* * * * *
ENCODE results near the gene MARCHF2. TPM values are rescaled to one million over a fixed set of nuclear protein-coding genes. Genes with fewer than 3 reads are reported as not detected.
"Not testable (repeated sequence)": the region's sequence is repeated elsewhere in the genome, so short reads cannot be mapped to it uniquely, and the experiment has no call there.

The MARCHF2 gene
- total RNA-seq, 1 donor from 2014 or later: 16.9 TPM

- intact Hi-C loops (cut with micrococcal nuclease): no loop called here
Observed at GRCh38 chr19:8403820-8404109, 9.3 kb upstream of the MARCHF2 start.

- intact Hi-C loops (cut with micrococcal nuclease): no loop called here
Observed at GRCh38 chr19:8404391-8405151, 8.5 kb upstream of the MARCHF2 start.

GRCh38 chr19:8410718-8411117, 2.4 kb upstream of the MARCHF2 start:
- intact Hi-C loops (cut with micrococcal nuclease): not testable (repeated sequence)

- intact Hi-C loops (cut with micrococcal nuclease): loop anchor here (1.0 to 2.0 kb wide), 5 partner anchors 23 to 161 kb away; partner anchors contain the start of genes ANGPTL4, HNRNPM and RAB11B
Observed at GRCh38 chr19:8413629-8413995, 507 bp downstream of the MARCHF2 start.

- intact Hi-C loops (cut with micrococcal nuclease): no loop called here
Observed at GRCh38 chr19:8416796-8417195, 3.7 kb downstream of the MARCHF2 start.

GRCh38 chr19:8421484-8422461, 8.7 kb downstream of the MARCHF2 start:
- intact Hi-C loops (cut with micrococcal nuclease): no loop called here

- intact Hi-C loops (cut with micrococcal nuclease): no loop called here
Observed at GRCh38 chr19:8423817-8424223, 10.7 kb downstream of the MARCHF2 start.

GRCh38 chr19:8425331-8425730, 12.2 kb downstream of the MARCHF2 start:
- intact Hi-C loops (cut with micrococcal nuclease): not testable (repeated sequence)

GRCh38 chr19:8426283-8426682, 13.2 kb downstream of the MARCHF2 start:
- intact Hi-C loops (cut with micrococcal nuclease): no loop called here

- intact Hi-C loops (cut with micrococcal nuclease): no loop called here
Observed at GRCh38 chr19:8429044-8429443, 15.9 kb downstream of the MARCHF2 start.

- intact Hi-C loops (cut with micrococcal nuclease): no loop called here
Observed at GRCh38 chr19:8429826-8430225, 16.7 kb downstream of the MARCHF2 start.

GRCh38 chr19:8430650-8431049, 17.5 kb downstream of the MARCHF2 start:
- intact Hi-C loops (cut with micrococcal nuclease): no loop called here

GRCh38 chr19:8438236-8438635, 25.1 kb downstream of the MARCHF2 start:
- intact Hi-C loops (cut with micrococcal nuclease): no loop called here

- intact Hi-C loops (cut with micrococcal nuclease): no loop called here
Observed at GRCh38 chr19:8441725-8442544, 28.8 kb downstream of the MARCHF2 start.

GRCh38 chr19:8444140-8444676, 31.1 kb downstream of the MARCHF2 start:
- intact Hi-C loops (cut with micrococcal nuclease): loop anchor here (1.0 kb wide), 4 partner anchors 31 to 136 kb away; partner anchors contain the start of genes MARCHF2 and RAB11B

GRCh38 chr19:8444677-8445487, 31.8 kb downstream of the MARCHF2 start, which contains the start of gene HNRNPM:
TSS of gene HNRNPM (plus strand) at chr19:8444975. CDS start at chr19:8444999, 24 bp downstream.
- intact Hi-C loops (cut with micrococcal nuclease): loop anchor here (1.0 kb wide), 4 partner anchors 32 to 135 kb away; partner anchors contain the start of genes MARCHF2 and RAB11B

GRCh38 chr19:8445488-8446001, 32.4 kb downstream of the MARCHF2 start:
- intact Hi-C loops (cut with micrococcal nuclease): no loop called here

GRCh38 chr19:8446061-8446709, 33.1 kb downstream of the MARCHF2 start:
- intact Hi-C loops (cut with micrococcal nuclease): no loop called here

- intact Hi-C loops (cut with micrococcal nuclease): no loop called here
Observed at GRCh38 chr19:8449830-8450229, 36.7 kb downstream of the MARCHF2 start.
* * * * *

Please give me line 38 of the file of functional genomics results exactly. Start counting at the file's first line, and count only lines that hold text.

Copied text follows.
GRCh38 chr19:8445488-8446001, 32.4 kb downstream of the MARCHF2 start: